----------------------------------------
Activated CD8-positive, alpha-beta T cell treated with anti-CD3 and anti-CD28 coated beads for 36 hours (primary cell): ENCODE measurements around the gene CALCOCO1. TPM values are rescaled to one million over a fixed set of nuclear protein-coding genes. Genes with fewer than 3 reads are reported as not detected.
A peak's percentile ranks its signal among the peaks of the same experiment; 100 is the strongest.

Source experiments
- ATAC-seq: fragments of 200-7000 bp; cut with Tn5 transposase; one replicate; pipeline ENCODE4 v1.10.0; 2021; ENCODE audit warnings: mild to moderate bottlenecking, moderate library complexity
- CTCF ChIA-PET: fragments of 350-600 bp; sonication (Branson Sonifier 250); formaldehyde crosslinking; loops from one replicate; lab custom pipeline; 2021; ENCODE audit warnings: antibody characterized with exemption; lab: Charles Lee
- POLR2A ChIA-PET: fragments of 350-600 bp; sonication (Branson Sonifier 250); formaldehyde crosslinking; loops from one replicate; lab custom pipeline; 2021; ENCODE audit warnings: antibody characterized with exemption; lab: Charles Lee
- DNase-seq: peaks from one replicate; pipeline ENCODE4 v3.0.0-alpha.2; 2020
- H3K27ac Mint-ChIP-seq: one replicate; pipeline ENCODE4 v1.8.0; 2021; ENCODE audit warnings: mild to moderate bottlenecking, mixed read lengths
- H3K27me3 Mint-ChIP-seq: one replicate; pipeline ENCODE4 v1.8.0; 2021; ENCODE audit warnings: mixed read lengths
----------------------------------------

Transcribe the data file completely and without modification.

Activated CD8-positive, alpha-beta T cell treated with anti-CD3 and anti-CD28 coated beads for 36 hours (primary cell): ENCODE measurements around the gene CALCOCO1. TPM values are rescaled to one million over a fixed set of nuclear protein-coding genes. Genes with fewer than 3 reads are reported as not detected.
A peak's percentile ranks its signal among the peaks of the same experiment; 100 is the strongest.

Source experiments
- ATAC-seq: fragments of 200-7000 bp; cut with Tn5 transposase; one replicate; pipeline ENCODE4 v1.10.0; 2021; ENCODE audit warnings: mild to moderate bottlenecking, moderate library complexity
- CTCF ChIA-PET: fragments of 350-600 bp; sonication (Branson Sonifier 250); formaldehyde crosslinking; loops from one replicate; lab custom pipeline; 2021; ENCODE audit warnings: antibody characterized with exemption; lab: Charles Lee
- POLR2A ChIA-PET: fragments of 350-600 bp; sonication (Branson Sonifier 250); formaldehyde crosslinking; loops from one replicate; lab custom pipeline; 2021; ENCODE audit warnings: antibody characterized with exemption; lab: Charles Lee
- DNase-seq: peaks from one replicate; pipeline ENCODE4 v3.0.0-alpha.2; 2020
- H3K27ac Mint-ChIP-seq: one replicate; pipeline ENCODE4 v1.8.0; 2021; ENCODE audit warnings: mild to moderate bottlenecking, mixed read lengths
- H3K27me3 Mint-ChIP-seq: one replicate; pipeline ENCODE4 v1.8.0; 2021; ENCODE audit warnings: mixed read lengths